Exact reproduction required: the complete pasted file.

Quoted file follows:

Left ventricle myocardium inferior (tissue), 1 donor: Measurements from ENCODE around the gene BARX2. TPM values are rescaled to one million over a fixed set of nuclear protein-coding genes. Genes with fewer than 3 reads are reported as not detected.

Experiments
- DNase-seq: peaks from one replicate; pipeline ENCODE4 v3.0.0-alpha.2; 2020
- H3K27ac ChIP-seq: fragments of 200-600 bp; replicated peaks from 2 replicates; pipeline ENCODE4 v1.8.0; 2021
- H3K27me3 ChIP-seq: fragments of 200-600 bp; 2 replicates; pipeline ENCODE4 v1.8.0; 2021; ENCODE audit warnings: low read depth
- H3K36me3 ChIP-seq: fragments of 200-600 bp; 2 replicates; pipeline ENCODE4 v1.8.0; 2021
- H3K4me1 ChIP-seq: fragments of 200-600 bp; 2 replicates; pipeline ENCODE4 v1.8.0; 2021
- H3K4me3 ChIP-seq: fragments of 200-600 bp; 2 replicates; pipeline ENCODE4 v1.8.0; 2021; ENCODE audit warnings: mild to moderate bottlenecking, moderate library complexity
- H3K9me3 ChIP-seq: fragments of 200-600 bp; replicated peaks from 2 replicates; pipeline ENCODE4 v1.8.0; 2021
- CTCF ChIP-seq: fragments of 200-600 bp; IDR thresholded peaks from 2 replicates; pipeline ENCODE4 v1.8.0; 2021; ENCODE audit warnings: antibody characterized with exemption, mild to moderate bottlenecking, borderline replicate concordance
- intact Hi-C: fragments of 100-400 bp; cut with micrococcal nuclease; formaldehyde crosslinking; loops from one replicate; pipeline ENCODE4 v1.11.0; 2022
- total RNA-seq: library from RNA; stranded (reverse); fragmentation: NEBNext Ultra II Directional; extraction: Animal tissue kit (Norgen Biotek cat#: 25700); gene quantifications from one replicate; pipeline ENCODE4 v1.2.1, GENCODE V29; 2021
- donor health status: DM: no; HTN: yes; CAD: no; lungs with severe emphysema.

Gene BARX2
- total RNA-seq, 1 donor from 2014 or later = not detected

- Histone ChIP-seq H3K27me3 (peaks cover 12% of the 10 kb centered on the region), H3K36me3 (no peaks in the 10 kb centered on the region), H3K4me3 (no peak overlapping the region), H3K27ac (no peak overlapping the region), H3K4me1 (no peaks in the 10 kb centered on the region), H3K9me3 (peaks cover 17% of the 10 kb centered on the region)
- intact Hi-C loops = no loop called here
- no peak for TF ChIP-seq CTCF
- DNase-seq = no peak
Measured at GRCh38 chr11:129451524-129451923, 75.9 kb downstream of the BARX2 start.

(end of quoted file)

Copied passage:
Left ventricle myocardium inferior (tissue), 1 donor: Measurements from ENCODE around the gene BARX2. TPM values are rescaled to one million over a fixed set of nuclear protein-coding genes. Genes with fewer than 3 reads are reported as not detected.

Experiments
- DNase-seq: peaks from one replicate; pipeline ENCODE4 v3.0.0-alpha.2; 2020
- H3K27ac ChIP-seq: fragments of 200-600 bp; replicated peaks from 2 replicates; pipeline ENCODE4 v1.8.0; 2021
- H3K27me3 ChIP-seq: fragments of 200-600 bp; 2 replicates; pipeline ENCODE4 v1.8.0; 2021; ENCODE audit warnings: low read depth
- H3K36me3 ChIP-seq: fragments of 200-600 bp; 2 replicates; pipeline ENCODE4 v1.8.0; 2021
- H3K4me1 ChIP-seq: fragments of 200-600 bp; 2 replicates; pipeline ENCODE4 v1.8.0; 2021
- H3K4me3 ChIP-seq: fragments of 200-600 bp; 2 replicates; pipeline ENCODE4 v1.8.0; 2021; ENCODE audit warnings: mild to moderate bottlenecking, moderate library complexity
- H3K9me3 ChIP-seq: fragments of 200-600 bp; replicated peaks from 2 replicates; pipeline ENCODE4 v1.8.0; 2021
- CTCF ChIP-seq: fragments of 200-600 bp; IDR thresholded peaks from 2 replicates; pipeline ENCODE4 v1.8.0; 2021; ENCODE audit warnings: antibody characterized with exemption, mild to moderate bottlenecking, borderline replicate concordance
- intact Hi-C: fragments of 100-400 bp; cut with micrococcal nuclease; formaldehyde crosslinking; loops from one replicate; pipeline ENCODE4 v1.11.0; 2022
- total RNA-seq: library from RNA; stranded (reverse); fragmentation: NEBNext Ultra II Directional; extraction: Animal tissue kit (Norgen Biotek cat#: 25700); gene quantifications from one replicate; pipeline ENCODE4 v1.2.1, GENCODE V29; 2021
- donor health status: DM: no; HTN: yes; CAD: no; lungs with severe emphysema.

Gene BARX2
- total RNA-seq, 1 donor from 2014 or later = not detected

- Histone ChIP-seq H3K27me3 (peaks cover 12% of the 10 kb centered on the region), H3K36me3 (no peaks in the 10 kb centered on the region), H3K4me3 (no peak overlapping the region), H3K27ac (no peak overlapping the region), H3K4me1 (no peaks in the 10 kb centered on the region), H3K9me3 (peaks cover 17% of the 10 kb centered on the region)
- intact Hi-C loops = no loop called here
- no peak for TF ChIP-seq CTCF
- DNase-seq = no peak
Measured at GRCh38 chr11:129451524-129451923, 75.9 kb downstream of the BARX2 start.